For people that struggle with organizing their property and wealth, estate planning can help visualize their total net worth. However, benefits that not only anticipate employees’ future financial needs but also organize their family network will drive continual engagement within your company and prove genuine care for your workers. For example, The Postage helps people plan their legacy. On top of estate planning, customers also have the ability to store and document important life events and memories, or even utilize our message planning feature where they can send timely notes to their family at a future date.

Employees want to feel valued beyond their work and taking the steps to help them build physical and financial legacies for both themselves and their loved ones will put your company one step ahead of everyone else. It is time for estate planning to join the conversation for employee benefits packages and helping employees proactively plan their future could be the cornerstone of attracting and retaining diverse talent.

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Emily Cisek is the founder and CEO of The Postage, a tech-enabled, easy-to-use estate planning tool.

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Building Houston

 
 

Shortages in health care staffing are growing. Here's what this Houston expert has to say about the state of the labor market within the industry. Photo via Getty Images

Long before COVID-19 became a part of our new normal, the concerns around shortages in health care staffing were present.

To put this in real terms, according to the Bureau of Labor Statistics, the latest projection of employment through the end of this decade is an increase of nearly 12 million jobs. A fourth of those — 3.3 million to be exact — are expected to go towards health care and social assistance roles.

Before the pandemic, the concerns centered around managing a growing retired population and a slowing in higher education nurse enrollment. Then amid the growing shortage concerns surrounding the support for aging baby boomers, we were all thrusted into a pandemic.

The stressors on health care professional staffing have doubled down and what the increased shortage has shown us is the need to intervene and change the traditional hiring practices. Speed to place a nurse on assignment doesn’t just ensure productivity — it is a matter of life or death.

Over the past several years, the evolution of technology has drastically changed how health care facilities operate and interact with their employees as well as patients. There was a point in time where the structure in health care staffing was rigid without flexibility or varieties of employment type. Conversations around travel positions, per diem, and permanent are all now commonplace as the recent shortages caused us to normalize the discussion around role type and use of technology to influence speed to hire.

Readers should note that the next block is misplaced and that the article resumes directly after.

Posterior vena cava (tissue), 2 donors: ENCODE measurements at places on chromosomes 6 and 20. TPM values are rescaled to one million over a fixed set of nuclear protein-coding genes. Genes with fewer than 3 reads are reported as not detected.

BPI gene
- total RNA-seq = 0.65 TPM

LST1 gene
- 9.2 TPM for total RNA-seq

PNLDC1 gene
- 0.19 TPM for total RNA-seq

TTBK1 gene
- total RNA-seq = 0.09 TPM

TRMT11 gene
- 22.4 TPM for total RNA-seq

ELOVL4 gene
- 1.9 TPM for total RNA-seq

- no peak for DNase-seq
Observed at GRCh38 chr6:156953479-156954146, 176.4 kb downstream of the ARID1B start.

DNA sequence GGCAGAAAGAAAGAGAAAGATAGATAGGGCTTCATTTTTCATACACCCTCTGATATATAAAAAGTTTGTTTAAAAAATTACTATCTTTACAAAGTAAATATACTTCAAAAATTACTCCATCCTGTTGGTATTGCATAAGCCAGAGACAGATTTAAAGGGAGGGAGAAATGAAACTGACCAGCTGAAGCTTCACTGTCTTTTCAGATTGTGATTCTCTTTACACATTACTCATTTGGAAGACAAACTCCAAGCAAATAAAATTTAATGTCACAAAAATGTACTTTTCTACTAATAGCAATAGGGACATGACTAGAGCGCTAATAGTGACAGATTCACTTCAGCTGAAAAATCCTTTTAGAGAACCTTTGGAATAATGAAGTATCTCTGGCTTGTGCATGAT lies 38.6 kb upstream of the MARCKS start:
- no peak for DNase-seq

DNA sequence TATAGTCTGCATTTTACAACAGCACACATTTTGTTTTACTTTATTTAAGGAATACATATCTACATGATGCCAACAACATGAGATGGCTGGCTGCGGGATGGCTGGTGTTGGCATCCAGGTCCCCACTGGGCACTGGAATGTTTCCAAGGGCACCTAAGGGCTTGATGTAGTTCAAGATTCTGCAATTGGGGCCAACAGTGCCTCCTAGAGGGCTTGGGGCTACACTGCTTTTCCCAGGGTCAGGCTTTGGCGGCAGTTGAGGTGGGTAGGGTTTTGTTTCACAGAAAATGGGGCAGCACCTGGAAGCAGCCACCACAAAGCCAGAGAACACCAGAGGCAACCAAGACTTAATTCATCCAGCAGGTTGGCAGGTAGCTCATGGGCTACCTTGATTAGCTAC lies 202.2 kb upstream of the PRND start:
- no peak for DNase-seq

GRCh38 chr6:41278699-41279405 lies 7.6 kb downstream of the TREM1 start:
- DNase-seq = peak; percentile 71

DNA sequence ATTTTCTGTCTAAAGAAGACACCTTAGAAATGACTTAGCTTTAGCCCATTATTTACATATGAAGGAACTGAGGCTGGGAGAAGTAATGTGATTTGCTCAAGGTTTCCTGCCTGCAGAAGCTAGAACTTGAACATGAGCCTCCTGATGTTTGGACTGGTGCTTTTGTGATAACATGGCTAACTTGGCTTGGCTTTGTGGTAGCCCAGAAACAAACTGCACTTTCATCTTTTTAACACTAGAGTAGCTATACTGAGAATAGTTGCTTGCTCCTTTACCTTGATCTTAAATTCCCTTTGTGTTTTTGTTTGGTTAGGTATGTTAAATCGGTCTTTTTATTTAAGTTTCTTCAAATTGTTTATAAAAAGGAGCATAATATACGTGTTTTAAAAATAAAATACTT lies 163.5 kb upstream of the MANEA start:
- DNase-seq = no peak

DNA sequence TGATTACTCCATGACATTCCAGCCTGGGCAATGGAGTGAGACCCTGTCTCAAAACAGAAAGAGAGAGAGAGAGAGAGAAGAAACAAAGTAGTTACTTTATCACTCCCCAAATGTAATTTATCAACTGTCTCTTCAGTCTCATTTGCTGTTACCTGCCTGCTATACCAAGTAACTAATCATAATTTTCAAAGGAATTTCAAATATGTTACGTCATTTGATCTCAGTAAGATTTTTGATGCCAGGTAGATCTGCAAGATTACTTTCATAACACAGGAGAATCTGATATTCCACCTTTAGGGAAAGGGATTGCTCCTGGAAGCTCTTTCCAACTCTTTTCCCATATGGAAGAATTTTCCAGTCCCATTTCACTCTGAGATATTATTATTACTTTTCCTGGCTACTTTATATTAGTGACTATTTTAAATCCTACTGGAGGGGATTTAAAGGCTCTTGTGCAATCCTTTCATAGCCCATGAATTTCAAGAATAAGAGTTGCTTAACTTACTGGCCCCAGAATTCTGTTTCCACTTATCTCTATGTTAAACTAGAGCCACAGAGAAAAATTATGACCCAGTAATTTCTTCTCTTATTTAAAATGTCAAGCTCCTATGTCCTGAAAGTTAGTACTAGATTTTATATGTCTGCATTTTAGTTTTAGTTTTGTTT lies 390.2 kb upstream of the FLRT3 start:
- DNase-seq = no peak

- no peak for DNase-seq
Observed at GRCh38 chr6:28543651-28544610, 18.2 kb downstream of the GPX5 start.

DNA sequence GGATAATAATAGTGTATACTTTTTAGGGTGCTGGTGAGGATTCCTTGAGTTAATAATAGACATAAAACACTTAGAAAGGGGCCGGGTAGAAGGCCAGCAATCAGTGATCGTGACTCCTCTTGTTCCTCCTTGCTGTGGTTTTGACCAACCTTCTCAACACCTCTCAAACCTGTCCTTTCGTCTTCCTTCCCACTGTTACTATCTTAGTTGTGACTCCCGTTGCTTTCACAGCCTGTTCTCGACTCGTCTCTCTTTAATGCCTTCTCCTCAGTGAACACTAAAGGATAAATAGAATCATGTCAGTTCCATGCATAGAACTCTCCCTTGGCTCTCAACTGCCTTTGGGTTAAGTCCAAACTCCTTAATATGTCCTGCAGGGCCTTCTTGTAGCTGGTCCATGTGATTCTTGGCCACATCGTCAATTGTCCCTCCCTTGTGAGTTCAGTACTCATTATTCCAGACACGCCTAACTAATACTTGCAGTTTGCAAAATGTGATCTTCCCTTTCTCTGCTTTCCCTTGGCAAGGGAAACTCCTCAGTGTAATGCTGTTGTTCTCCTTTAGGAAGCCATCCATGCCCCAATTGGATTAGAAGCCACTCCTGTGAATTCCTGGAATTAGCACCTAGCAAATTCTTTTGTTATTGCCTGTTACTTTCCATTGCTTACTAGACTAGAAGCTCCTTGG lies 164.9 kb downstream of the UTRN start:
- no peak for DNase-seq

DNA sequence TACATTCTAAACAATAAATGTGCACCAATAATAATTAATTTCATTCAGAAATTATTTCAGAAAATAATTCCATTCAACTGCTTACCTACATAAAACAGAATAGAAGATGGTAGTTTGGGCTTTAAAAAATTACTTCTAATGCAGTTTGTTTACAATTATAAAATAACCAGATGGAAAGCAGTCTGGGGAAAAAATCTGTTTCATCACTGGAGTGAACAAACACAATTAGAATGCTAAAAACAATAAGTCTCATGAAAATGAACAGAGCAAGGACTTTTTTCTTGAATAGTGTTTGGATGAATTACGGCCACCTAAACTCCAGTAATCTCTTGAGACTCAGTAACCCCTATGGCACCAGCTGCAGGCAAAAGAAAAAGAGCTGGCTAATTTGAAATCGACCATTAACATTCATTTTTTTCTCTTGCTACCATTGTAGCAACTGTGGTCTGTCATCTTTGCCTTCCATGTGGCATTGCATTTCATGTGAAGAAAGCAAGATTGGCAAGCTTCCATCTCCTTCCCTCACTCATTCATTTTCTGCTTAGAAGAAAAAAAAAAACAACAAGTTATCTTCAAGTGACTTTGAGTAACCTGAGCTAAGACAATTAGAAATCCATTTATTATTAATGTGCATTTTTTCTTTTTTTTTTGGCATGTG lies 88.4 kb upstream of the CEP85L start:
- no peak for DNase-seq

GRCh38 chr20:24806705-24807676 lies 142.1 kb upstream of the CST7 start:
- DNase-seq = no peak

This whole evolution was put to test when April 2020 came, and the initial brunt of the pandemic was in full swing. The entire world was in panic mode. During these quarantine times, we were in a state of a health care emergency with thousands of patients seeking health care. Unfortunately, hospitals could not keep up with this demand with their existing nurse professionals, and became severely overloaded and dangerous. Due to this the United States saw unprecedented labor shortages, impacting a large number of nurses and health care workers as it pertains to both their physical and mental health.

What we are seeing now is a period classified as the “The Great Rethinking,” where nurses and health care workers alike are speaking up for what they believe in and deserve. Salary transparency and flexibility are just the tip of the iceberg for this movement.

SkillGigs is unique in that we are giving the power back to registered nurses and health care professionals, while meeting the demand created by the pandemic. Our team has been fortunate to be a catalyst to direct the change in the future of work, and we look forward to continuing to innovate.

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Bryan Groom is the division president of health care at Houston-based SkillGigs.